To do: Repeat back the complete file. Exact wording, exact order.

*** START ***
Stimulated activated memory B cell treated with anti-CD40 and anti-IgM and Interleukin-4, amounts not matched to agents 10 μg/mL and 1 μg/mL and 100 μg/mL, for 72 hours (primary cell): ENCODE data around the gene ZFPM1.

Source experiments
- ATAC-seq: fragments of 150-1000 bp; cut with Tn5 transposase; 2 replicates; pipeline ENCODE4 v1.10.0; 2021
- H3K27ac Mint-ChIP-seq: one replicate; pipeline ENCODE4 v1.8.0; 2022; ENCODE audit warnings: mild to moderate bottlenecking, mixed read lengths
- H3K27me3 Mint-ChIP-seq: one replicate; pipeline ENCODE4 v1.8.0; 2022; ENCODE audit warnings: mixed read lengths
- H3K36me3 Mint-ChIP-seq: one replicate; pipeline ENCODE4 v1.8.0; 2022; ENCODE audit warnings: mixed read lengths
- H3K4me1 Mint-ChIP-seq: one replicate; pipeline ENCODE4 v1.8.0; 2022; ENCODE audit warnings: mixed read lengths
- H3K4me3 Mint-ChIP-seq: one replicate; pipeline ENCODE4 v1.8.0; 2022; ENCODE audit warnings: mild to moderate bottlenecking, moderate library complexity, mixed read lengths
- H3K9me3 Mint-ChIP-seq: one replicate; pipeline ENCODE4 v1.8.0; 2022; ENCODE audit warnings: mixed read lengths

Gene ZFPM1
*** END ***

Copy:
Stimulated activated memory B cell treated with anti-CD40 and anti-IgM and Interleukin-4, amounts not matched to agents 10 μg/mL and 1 μg/mL and 100 μg/mL, for 72 hours (primary cell): ENCODE data around the gene ZFPM1.

Source experiments
- ATAC-seq: fragments of 150-1000 bp; cut with Tn5 transposase; 2 replicates; pipeline ENCODE4 v1.10.0; 2021
- H3K27ac Mint-ChIP-seq: one replicate; pipeline ENCODE4 v1.8.0; 2022; ENCODE audit warnings: mild to moderate bottlenecking, mixed read lengths
- H3K27me3 Mint-ChIP-seq: one replicate; pipeline ENCODE4 v1.8.0; 2022; ENCODE audit warnings: mixed read lengths
- H3K36me3 Mint-ChIP-seq: one replicate; pipeline ENCODE4 v1.8.0; 2022; ENCODE audit warnings: mixed read lengths
- H3K4me1 Mint-ChIP-seq: one replicate; pipeline ENCODE4 v1.8.0; 2022; ENCODE audit warnings: mixed read lengths
- H3K4me3 Mint-ChIP-seq: one replicate; pipeline ENCODE4 v1.8.0; 2022; ENCODE audit warnings: mild to moderate bottlenecking, moderate library complexity, mixed read lengths
- H3K9me3 Mint-ChIP-seq: one replicate; pipeline ENCODE4 v1.8.0; 2022; ENCODE audit warnings: mixed read lengths

Gene ZFPM1